Tonight I will be holding a BNI Master Class on Solo and Small Gang PvP in New Eden. I have no idea why they chose me for this, but I will endeavor to bring a sense of humor and some straight up solid advice to the table. If nothing else, I can sure bring a wealth of experience to the discussion.
For someone who started playing Eve as a dedicated Null Soldier, FLEET! FLEET! FLEET! the path towards smaller engagements has been a long, painful and challenging one. I profess to no l33t status and bow in awe to those that are clearly better at the trade than I am. I will forever be a journeyman Solo artist, constantly learning, improving, and taking fights I shouldn't take. Just yesterday I solo tackled a Vexor in my Kestrel! And died doing so. But so did he.
If you type "Solo" into the search function of this blog you'll find 147 references. It has been the subject of much discussion during the last five years. And much struggle. And much success as well. I am no expert. I freely admit to sucking ass much of the time, and of derping myself more often than I should. I also admit that I have a problem with taking myself seriously. When I often proclaim that "Eve is not serious business" it is mostly myself that I am talking about. So let's get that straight from the beginning. No one is more aware of how terrible I am, than I am. (This isn't new, I say this all the time.)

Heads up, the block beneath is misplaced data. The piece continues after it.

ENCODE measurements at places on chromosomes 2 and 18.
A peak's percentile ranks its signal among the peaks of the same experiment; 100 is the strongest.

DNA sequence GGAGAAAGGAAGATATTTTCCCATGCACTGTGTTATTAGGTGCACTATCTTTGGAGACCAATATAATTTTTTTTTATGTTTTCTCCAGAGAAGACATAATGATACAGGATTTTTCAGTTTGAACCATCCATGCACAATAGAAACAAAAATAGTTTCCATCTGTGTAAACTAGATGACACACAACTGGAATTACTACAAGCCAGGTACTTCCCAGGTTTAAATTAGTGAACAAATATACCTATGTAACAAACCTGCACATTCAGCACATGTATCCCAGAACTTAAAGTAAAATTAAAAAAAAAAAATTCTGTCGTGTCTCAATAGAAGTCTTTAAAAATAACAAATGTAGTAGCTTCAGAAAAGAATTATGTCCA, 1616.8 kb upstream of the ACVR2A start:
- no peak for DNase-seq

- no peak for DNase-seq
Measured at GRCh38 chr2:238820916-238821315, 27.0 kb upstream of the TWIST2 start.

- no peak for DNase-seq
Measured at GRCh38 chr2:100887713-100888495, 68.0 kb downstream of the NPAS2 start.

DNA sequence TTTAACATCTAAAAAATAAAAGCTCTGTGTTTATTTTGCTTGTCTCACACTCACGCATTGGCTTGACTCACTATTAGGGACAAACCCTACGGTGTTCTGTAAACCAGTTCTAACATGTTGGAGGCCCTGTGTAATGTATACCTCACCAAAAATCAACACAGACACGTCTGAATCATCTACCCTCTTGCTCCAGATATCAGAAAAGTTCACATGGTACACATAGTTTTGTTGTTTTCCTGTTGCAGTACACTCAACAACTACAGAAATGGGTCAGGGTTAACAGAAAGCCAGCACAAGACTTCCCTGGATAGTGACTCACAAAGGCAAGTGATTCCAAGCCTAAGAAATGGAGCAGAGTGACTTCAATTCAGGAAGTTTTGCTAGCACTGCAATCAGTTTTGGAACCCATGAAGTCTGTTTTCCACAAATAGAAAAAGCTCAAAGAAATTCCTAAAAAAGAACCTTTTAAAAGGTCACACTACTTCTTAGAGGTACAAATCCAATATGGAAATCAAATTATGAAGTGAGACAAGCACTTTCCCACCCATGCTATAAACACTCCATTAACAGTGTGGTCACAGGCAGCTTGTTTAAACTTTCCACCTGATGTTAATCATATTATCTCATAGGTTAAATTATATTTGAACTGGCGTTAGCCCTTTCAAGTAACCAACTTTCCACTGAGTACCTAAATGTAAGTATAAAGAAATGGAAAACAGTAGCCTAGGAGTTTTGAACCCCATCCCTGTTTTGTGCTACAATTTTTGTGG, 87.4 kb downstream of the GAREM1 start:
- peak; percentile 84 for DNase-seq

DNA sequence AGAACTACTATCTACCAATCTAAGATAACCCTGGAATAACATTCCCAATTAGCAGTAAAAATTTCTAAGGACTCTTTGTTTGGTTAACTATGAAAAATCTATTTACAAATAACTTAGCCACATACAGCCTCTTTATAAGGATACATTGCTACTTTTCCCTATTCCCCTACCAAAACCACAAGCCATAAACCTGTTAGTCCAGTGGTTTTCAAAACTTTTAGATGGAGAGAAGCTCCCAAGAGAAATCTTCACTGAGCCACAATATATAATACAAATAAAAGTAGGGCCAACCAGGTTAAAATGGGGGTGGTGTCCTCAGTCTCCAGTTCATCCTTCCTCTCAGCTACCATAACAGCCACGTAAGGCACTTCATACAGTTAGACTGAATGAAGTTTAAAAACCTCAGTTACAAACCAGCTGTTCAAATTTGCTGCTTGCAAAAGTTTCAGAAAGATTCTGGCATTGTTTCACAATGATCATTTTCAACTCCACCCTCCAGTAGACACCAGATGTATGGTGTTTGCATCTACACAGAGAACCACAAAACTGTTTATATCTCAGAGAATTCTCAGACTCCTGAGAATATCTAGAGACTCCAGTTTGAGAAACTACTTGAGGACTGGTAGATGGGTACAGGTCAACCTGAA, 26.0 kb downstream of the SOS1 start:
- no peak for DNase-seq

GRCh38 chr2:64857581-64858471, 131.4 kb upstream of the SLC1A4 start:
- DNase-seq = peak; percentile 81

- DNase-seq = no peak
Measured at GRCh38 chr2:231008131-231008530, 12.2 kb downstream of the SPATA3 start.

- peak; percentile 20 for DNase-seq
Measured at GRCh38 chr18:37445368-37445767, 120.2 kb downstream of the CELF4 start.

On the other hand. (There is always two sides to every coin.) I am also extremely good at my craft, and my craft happens to be solo and small gang warfare in Eve. (Just read this post from just three years ago to see how far I've come.) The great thing about Eve is that it is constantly changing, evolving, growing and adapting around us. The same is true for any pilot worth his or her salt. We must also grow and adapt to the world around us. Eve is not, after all, a destination. It is a journey.
With all of that said, let's get down to serious advice. If I had to give just three pieces of advice to the wanna-be solo artist, it would be these three things.
1. Know your ship
Inside and out. Your ship of choice is the tool of your trade. You should know it like the back of your hand. How fast does it go? What is it good at doing? What does it suck at? How long does its cap last? What is likely to kill it? And who exactly are we hunting with it?
These might seem like obvious questions, but you'd be surprised. Every ship comes along with its own set of circumstances, its own profile. This is why most experienced pilots will tell a young pilot to pick a ship they are skilled with and fly it a lot. Often we'll tell them to just buy and fly that single ship. How many times have you heard someone say, "Buy 50 Rifters and lose them all." Why? Because after you fly and lose 50 Rifters you should know that ship inside and out.
This mentality gets me in trouble all the time when I suddenly pick a ship from my hangar that I haven't flown in a long time. While I might mentally know the ship, flying it is another matter. It feels weird, like a shirt you haven't worn in a long time. Doubtless, mistakes will be made. And you might feel uncomfortable at the dance. This is why the fingers typically go straight for old-reliables. Why we get comfortable flying the same core group of ships.